The Early Years

The Early Years

by Neil

When I was young, our family’s once a year trips to my grandparents’ Washington state dairy farm were very special. The Harms Farms dairy in Ethel, WA was a magical place where the adventures of the day made getting up at the crack of dawn an easy task. Work never seemed like work. The days went fast and were never long enough. Leaving the farm was never easy. Tears were always part of that process.

My grandpa had plowed his land with horses, cleared stumps with dynamite, and milked cows by hand in the hopes that all the hard work would lead to selling enough milk to make a living. Legend has it that he ran to the barn in the early morning, whistling, because he was excited to get to work. “This is not a job, it’s a lifestyle,” my grandfather used to tell me. “It’s my work and my play.”

Living off the land was not a choice, but essential for survival. Except for a cattle dog and stray cats, all the animals on the farm were raised for food. A huge garden dominated the area between the farmhouse and barns. Vegetables, berry vines, and fruit and nut trees provided the side dishes for the bountiful meat supply of beef, pork and chicken. If it was not eaten in season, it was canned, dried or frozen. Food on the farm was always plentiful. Milk was a main food source. It was always in abundance, and the fresh, cold liquid was always a main attraction at the dinner table.

The farm visits always included lots of discovery. Walking toward the milk house in the dark of early morning, the cold, damp air meshed with the smells of cow manure and grass silage. I could hear the machinery humming, creating the pulsating vacuum that pulled the milk from the cows and sent it to the milk tank. The din of moos echoed from anxious cows in the holding pen waiting to be relieved of their milk. As my busy grandfather greeted me, I went looking for the green frog that lived behind the water heater. Rarely was the frog absent from that location. I watched the milking process, given permission to take one of the three milking machines off a cow, always weary of a flailing hoof or dropping manure. The job of feeding calves was a favorite. I took a bottle of fresh mother cow’s milk and would hold it as a hungry calf would slurp and chug on the rubber nipple. With the milking finished, I washed down the milk house while my grandpa fed the cows hay and scraped manure from the slab into the pit. The final job before breakfast was to pitch silage from the silo down the chute onto a turning auger. I would help if the silage was not too high up in the silo. Cows chomping noisily on hay and silage made me hungry.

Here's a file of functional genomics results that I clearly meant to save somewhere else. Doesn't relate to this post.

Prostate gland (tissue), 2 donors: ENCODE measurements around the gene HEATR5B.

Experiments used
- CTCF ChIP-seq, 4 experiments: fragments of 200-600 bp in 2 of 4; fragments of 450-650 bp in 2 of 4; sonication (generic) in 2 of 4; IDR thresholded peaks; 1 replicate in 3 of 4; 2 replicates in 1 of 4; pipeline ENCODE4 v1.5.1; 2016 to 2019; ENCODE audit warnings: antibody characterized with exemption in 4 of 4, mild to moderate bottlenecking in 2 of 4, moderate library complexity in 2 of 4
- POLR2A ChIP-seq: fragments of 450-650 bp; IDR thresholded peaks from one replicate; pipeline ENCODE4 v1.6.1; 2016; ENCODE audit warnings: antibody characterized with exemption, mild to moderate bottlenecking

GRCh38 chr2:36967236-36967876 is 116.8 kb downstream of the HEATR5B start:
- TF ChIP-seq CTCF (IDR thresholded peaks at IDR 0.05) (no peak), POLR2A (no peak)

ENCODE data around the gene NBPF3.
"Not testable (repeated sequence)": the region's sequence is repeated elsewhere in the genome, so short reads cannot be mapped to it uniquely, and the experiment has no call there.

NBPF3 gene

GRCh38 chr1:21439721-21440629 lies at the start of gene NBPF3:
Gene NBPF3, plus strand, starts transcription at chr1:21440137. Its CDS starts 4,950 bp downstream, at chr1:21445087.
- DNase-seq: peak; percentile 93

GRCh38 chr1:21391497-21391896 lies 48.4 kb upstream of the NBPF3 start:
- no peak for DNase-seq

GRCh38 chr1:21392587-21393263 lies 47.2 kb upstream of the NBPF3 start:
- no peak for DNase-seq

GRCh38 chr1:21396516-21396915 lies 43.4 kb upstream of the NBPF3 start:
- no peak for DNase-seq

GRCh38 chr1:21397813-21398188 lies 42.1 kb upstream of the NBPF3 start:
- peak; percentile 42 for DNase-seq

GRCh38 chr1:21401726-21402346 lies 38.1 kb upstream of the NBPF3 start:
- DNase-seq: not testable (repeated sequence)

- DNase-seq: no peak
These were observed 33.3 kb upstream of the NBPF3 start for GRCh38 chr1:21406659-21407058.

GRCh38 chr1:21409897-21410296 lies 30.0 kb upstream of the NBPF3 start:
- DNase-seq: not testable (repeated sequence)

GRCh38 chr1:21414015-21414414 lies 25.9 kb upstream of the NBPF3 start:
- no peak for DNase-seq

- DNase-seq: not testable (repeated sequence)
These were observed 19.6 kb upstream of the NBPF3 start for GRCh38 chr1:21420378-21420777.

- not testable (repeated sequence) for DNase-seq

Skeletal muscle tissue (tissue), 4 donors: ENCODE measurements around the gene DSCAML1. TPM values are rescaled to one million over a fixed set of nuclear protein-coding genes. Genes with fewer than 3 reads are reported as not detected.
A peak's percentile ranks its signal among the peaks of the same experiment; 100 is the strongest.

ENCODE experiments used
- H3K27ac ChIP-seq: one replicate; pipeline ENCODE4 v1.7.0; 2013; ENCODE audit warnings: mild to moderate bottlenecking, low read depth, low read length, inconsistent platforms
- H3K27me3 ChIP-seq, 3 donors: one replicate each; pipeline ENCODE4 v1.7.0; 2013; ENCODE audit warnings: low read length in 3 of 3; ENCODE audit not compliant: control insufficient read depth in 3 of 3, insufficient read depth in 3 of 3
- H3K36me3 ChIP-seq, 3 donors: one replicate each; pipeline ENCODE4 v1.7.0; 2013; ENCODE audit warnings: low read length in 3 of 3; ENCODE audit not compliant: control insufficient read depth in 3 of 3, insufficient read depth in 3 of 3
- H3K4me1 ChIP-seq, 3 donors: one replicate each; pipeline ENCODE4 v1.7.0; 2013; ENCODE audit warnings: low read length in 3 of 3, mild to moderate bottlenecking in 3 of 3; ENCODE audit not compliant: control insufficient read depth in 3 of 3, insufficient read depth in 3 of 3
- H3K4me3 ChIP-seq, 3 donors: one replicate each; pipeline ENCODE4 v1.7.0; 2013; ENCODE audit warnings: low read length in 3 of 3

Breakfast came at mid-morning, and hard work made for a good appetite. Washing and grooming was essential to my grandpa before he would enter the kitchen. I followed suit. We then crowded around the breakfast table and my grandpa said grace. Cold cereal was the first course, followed by bacon, ham and eggs. Toast and homemade jam rounded out the meal. Orange juice and milk were the preferred beverages. We all pitched in clearing the table and filling the dish washer. Following breakfast, my grandpa read the five-page local paper while I watched something boring on the television with my grandma. The channel choices were limited due to a rotating antenna that was more for looks than function.

Choices after breakfast included shooting the 22-caliber rifle at a target, throwing the ax at a tree stump, checking out the pigs or getting eggs from the chickens. At least once during my visit I was allowed to drive a tractor and sometimes actually do some good by disking a field. Disking was fun for a while, but it quickly became very boring driving round the same field over and over. But I felt I was helping, and my grandpa seemed proud of me. Other activities were usually family related. Hiking to a distant spring that seemed like miles away from the farm. When we would reach the spring, it never seemed as big as described by my dad.

We all went to church on Sunday in the small town of Salkum. My grandpa was a deacon and Sunday school teacher. He also sang in the choir. Small church means you might have multiple tasks. After church we would visit the cemetery which was adjacent to the church. We would check out all the Harms and Brooks clan, making sure we did not step on a grave. My grandpa thought that was disrespectful. After the cemetery we made the weekly stop at Aunt Pearl’s house to check on her. She lived alone and really appreciated our annual visit. Her house always smelled of liniment and rancid butter. Short and sweet visits were preferred.